“I thought I was two clear,” Mason said. “Then I heard on the middle of the 18th fairway I heard (Purrington) has two holes to play,”

Mason made sure to shut the door on the 540-yard, par-5 18th though, sticking his approach shot with a 4-iron from 225 yards out to within 10 feet to set up an eagle opportunity. From there Mason two-putted for birdie to move to 8-under-par and Purrington only got one real good look at birdie in the final two holes.

Purrington got into the hunt with in the first place with a strong push at the back end of his first nine holes to shoot 4-under, but after the turn left a few opportunities on the putting surface and was forced to scramble at times to save par.

“I’m happy with it,” Purrington said. “It would have been nice to get a win but it was good.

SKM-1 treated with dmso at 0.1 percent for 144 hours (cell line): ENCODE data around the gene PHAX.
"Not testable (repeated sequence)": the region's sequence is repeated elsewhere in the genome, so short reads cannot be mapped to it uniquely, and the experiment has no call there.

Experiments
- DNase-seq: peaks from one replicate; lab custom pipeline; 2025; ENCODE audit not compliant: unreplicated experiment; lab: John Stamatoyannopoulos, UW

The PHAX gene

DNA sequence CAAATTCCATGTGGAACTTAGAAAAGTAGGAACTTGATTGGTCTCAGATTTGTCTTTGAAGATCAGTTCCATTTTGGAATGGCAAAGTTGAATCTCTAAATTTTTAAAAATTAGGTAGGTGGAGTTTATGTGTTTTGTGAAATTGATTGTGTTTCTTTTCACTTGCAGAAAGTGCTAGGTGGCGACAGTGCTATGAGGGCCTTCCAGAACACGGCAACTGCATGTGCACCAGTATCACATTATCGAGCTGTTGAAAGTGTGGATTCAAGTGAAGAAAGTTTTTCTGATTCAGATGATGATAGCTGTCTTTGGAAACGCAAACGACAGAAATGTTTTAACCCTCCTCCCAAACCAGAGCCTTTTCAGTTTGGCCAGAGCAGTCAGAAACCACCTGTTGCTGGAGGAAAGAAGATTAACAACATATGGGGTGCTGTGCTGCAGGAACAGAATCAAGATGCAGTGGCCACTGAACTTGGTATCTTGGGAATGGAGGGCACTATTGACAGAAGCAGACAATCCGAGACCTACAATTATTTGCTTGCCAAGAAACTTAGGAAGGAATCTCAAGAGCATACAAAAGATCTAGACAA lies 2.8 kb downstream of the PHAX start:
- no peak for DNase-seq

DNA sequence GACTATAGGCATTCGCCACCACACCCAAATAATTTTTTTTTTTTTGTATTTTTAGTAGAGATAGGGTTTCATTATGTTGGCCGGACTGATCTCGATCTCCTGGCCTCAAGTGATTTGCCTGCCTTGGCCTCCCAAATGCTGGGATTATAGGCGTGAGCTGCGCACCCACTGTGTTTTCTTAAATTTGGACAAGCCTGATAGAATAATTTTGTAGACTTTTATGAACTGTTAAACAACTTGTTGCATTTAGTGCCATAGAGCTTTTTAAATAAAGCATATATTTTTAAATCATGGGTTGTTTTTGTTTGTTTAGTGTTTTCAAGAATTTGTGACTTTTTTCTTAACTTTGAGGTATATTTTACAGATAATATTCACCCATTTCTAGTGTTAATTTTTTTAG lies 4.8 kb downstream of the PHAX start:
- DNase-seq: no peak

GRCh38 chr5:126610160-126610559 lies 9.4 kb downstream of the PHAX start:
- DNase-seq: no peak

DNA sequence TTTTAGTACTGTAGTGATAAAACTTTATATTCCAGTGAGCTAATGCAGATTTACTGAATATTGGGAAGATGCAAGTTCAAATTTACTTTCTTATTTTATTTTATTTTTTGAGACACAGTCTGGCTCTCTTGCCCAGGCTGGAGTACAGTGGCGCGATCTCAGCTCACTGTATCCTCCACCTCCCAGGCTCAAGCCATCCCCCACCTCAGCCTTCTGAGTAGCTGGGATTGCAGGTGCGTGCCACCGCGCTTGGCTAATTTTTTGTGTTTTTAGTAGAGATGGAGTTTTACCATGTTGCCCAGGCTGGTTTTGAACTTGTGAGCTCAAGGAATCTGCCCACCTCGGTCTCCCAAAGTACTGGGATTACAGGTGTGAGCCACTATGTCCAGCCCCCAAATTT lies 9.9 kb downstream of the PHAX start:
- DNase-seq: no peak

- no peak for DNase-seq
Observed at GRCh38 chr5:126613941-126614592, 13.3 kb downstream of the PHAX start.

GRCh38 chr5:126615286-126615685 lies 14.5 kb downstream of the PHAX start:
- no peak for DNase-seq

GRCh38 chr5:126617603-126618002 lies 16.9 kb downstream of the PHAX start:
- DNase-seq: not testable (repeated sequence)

“The first holes I just kind of parred, playing steady golf and then I had an eagle on 13. The short par 4 I hit a nice drive and then I hit a wedge that hit by the pin, went up the hill, came back and then went in. I just played pretty steady.”

While the Maine Open ultimately boiled down to a two-man race at the of the day, most spent their time staring at the number 65.

Joe Toland and Eric Egloff held the lead through the morning session by shooting 5-und par, while Jeb Buchanan and Bryan Bingle added their names to the list a few hours later by matching them atop the leader board.

Toland teed off at 9:30 a.m. and started the front nine on a torrid pace.

“I got it going early,” he said. “Made one (birdie) at the first and again at the third.”